Monitoring Cron Jobs

Status is perfectly suited for monitoring cron jobs. All you have to do is update your cron job command to send a HTTP request to Status after a job completes.

Let's look at an example:

$ crontab -l
# m h dom mon dow command
  8 6 * * * /home/user/

The above job runs /home/user/ every day at 6:08. The backup script is presumably a headless, background process. Even if it works correctly currently, it can start silently failing in future, without anyone noticing.

You can set up Status to notify you whenever the backup script does not run on time or does not complete successfully. Here are the steps to do that.

  1. If you have not already, sign up for a free Status account.

  2. In your Status account, add a new check.

  3. Give the check a meaningful name. Good naming will become increasingly important as you add more checks to your account.

  4. Edit the check's schedule:

    • change its type from "Simple" to "Cron"
    • enter 8 6 * * * in the cron expression field
    • set the timezone to match your machine's timezone
  5. Take note of your check's unique ping URL.

Finally, edit your cron job definition and append a curl or wget call after the command:

$ crontab -e
# m h dom mon dow command
  8 6 * * * /home/user/ && curl -fsS --retry 5 -o /dev/null

Now, each time your cron job runs, it will send a HTTP request to the ping URL. Since Status knows the schedule of your cron job, it can calculate the dates and times when the job should run. As soon as your cron job doesn't report at an expected time, Status will send you a notification.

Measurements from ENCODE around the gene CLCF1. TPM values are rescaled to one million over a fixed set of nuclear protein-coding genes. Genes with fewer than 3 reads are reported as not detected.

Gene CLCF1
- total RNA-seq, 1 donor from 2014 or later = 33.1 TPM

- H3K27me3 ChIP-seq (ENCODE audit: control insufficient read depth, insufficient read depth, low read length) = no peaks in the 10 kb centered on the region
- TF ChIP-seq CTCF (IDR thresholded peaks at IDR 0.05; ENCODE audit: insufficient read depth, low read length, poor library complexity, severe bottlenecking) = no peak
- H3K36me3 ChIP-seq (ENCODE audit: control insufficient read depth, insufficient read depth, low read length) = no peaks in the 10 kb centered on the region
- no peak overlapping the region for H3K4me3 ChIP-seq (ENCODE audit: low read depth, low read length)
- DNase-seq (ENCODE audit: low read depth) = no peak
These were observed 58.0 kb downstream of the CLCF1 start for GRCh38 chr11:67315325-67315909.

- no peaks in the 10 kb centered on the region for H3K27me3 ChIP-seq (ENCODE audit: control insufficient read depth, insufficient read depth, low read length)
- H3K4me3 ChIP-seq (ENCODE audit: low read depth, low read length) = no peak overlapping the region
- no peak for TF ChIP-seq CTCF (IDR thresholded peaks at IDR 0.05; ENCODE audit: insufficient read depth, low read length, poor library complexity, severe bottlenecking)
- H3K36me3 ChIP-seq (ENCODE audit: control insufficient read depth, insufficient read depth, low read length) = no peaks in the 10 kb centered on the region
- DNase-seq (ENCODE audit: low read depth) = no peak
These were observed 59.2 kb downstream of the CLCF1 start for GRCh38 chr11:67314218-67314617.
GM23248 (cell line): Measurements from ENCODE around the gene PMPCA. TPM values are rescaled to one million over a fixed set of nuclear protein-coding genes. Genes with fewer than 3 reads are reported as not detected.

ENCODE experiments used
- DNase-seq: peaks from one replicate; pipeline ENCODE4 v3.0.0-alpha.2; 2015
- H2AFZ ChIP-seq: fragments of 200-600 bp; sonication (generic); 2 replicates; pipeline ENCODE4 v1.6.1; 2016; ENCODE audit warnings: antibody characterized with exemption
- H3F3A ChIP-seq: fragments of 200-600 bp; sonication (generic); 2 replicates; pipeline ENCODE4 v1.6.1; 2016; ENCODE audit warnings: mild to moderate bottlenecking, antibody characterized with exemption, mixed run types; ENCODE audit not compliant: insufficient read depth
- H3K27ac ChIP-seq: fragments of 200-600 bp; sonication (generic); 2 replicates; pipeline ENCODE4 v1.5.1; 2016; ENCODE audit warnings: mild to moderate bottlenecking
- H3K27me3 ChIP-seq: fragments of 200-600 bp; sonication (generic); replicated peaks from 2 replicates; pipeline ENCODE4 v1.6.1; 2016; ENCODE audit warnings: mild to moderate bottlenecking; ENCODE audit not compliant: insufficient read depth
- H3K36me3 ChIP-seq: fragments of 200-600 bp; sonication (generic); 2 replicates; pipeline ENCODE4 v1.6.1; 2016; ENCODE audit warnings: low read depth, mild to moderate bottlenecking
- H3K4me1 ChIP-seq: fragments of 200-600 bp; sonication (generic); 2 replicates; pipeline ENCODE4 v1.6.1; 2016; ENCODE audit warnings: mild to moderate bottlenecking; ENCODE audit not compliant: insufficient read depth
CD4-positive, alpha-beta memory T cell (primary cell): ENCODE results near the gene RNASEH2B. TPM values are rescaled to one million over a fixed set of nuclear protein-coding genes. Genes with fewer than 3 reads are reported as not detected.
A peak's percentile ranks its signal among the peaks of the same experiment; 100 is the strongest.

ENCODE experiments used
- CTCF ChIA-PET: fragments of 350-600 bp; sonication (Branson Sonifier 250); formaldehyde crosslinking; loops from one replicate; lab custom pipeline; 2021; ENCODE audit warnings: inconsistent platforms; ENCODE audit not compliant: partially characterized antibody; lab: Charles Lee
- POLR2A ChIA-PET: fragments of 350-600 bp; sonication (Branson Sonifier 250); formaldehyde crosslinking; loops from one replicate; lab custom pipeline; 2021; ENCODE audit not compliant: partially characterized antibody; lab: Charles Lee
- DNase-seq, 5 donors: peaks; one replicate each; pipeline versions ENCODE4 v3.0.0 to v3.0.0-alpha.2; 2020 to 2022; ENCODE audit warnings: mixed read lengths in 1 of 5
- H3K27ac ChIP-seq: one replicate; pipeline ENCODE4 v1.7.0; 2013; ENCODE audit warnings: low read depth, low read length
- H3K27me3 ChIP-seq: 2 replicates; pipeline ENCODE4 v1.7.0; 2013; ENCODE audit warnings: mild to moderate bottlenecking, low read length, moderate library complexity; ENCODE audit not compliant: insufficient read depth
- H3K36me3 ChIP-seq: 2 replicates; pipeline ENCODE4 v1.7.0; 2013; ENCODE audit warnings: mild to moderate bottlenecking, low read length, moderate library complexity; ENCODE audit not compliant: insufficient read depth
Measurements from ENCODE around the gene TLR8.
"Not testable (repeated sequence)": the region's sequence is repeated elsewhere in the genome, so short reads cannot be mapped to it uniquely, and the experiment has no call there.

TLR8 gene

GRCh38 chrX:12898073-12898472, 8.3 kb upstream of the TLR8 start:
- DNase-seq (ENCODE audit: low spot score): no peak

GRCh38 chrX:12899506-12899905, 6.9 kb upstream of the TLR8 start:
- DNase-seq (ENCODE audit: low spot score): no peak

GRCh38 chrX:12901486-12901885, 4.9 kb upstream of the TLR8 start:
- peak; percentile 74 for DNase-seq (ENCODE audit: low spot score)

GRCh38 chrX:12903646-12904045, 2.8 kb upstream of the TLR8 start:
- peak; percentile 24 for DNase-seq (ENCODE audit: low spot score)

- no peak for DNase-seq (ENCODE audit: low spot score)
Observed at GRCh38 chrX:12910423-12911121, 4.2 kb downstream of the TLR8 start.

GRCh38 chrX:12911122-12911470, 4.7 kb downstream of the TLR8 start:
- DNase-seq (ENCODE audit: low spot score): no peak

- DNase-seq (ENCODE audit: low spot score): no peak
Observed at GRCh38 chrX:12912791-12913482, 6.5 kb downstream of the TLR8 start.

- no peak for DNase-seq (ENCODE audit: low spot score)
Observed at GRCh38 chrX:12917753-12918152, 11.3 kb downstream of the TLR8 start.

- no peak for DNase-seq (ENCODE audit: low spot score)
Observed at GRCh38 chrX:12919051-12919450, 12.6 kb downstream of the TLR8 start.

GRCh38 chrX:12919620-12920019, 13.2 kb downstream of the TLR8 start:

This monitoring technique takes care of various failure scenarios that could potentially go unnoticed otherwise:

  • The whole machine goes down (power outage, janitor stumbles on wires, VPS provider problems, etc.)
  • cron daemon is not running, or has invalid configuration
  • cron does start your task, but the task exits with non-zero exit code

Curl Options

The extra options in the above example tells curl to retry failed HTTP requests, and to silence output unless there is an error. Feel free to adjust the curl options to suit your needs.

Run curl only if /home/user/ exits with an exit code 0.
-f, --fail
Makes curl treat non-200 responses as errors.
-s, --silent
Silent or quiet mode. Hides the progress meter, but also hides error messages.
-S, --show-error
Re-enables error messages when -s is used.
--retry <num>
If a transient error is returned when curl tries to perform a transfer, it will retry this number of times before giving up. Setting the number to 0 makes curl do no retries (which is the default). Transient error is a timeout or an HTTP 5xx response code.
-o /dev/null
Redirect curl's stdout to /dev/null (error messages still go to stderr).

Looking up Your Machine's Time Zone

If your cron job consistently pings Status an hour early or an hour late, the likely cause is a timezone mismatch: your machine may be using a different timezone than what is configured on Status.

On modern GNU/Linux systems, you can look up the time zone using the timedatectl status command and looking for "Time zone" in its output:

$ timedatectl status

               Local time: C  2020-01-23 12:35:50 EET
           Universal time: C  2020-01-23 10:35:50 UTC
                 RTC time: C  2020-01-23 10:35:50
                Time zone: Europe/Riga (EET, +0200)
System clock synchronized: yes
              NTP service: active
          RTC in local TZ: no

Viewing Cron Logs Using journalctl

On a systemd-based system, you can use the journalctl utility to see system logs, including logs from the cron daemon.

To see live logs:

journalctl -f

To see logs from e.g. the last hour, and only from the cron daemon:

journalctl --since "1 hour ago" -t CRON